It is not claimed by respondent that it either notified appellant in writing of its withdrawal or surrendered its stock to appellant's secretary, until some time during January of 1949, and it therefore of necessity admits that it did not literally comply with the provisions of the by-laws regarding withdrawal. It relies upon the following facts to sustain the judgment rendered in its favor. During 1949 respondent drilled a well upon its lands from which it planned to furnish water to its own acreage, and upon the completion and testing of the well intended to withdraw from appellant corporation. Its president testified that about November 28th he began attempting to get in touch with the general manager of appellant, who was also its secretary and treasurer, concerning respondent's withdrawal. He was unable to reach him but on December 1st he again called the office of appellant on the telephone and was answered by an employee of appellant, its engineer. Respondent's president told this man that his corporation had drilled its well and wanted to surrender its stock and asked that he be told how to go about it. This question was not answered. On the contrary, the engineer replied ‘You are all paid up for '48, why don't you wait until January of '49, after the Directors' meeting, and * * * maybe you can make it so that you can still hang onto your stock.’ Respondent's president, aware that they had paid a sum of money per share for the stock when originally purchased, testified that he thereupon waited until the 10th of January. He then learned from a newspaper that although the meeting had been held it had adjourned without any action because a quorum was not present. He thereupon sent in the certificate of stock endorsed in blank with a note to the engineer with whom he had talked, saying ‘as per our telephone conversation, I am herewith enclosing the Lucky Leven Land and Cattle Company stock for cancellation.’ On February 25th following the stock was returned by appellant, the letter of transmittal drawing the respondent's attention to the provisions of the by-laws governing withdrawal. In the meantime, on February 15th, the appellant's board of directors declared the first assessment of $1 per acre against the respondent and from that time on the appellant has asserted and respondent has denied the respondent's continued liability through 1949 for its share of the cost of operation of appellant, measured by the two assessments.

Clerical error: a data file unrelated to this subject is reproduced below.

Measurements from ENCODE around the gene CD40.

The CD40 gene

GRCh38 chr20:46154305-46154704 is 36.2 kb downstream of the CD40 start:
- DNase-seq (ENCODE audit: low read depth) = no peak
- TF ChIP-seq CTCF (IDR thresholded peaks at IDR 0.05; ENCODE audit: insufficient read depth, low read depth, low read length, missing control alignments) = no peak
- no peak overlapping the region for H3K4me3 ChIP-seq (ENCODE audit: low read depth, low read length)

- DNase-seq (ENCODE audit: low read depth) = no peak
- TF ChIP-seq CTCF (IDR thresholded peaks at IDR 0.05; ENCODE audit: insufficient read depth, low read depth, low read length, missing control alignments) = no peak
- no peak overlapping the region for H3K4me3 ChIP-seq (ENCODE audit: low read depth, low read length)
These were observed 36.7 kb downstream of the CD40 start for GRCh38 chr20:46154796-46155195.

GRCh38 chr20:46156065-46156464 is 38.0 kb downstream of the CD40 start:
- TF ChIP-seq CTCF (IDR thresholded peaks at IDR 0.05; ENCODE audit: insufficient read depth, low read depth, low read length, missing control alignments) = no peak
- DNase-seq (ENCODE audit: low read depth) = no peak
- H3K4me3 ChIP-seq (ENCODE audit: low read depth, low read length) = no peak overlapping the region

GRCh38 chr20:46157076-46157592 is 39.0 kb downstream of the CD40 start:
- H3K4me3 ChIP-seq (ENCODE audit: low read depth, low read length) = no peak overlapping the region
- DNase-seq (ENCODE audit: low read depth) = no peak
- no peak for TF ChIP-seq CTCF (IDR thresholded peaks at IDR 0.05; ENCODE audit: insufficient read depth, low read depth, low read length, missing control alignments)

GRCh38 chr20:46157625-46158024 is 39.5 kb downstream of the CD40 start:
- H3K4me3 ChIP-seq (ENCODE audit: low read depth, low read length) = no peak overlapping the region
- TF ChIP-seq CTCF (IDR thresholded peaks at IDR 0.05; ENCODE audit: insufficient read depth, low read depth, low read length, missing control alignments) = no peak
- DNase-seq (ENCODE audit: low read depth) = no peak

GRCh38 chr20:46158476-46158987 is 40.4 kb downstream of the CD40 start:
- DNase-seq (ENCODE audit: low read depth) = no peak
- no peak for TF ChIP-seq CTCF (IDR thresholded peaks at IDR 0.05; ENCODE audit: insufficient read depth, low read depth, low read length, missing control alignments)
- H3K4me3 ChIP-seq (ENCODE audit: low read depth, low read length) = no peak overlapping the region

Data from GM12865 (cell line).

We can find no support in the foregoing for the judgment rendered. No claim is made, nor could it be made upon this record, that the provisions of the by-laws governing withdrawal of members were in any way unreasonable or unjust. Respondent had given its written consent thereto. It appears that a reasonable regard for the proper administration of the affairs of appellant rendered the particular by-law appropriate. The secretary-manager of appellant testified, and it is nowhere denied, that knowledge of the amount of acreage to be served was needed by appellant well in advance of the time when service was to be made in order that it might make definite and necessary arrangements for the delivery of the required quantity of water, which water it generally purchased under contract from the Federal Bureau of Reclamation. The judgment in favor of respondent then must rest upon an affirmative showing that by reason of the single conversation held between respondent's president and appellant's employee the plain provisions of the by-laws governing withdrawal were waived, or that in some manner what was said by the employee to respondent's president at that time estops appellant from contending that by its failure to comply with the by-laws respondent remained a member through 1949, so far as liability for appellant's corporate expenses for that period are concerned.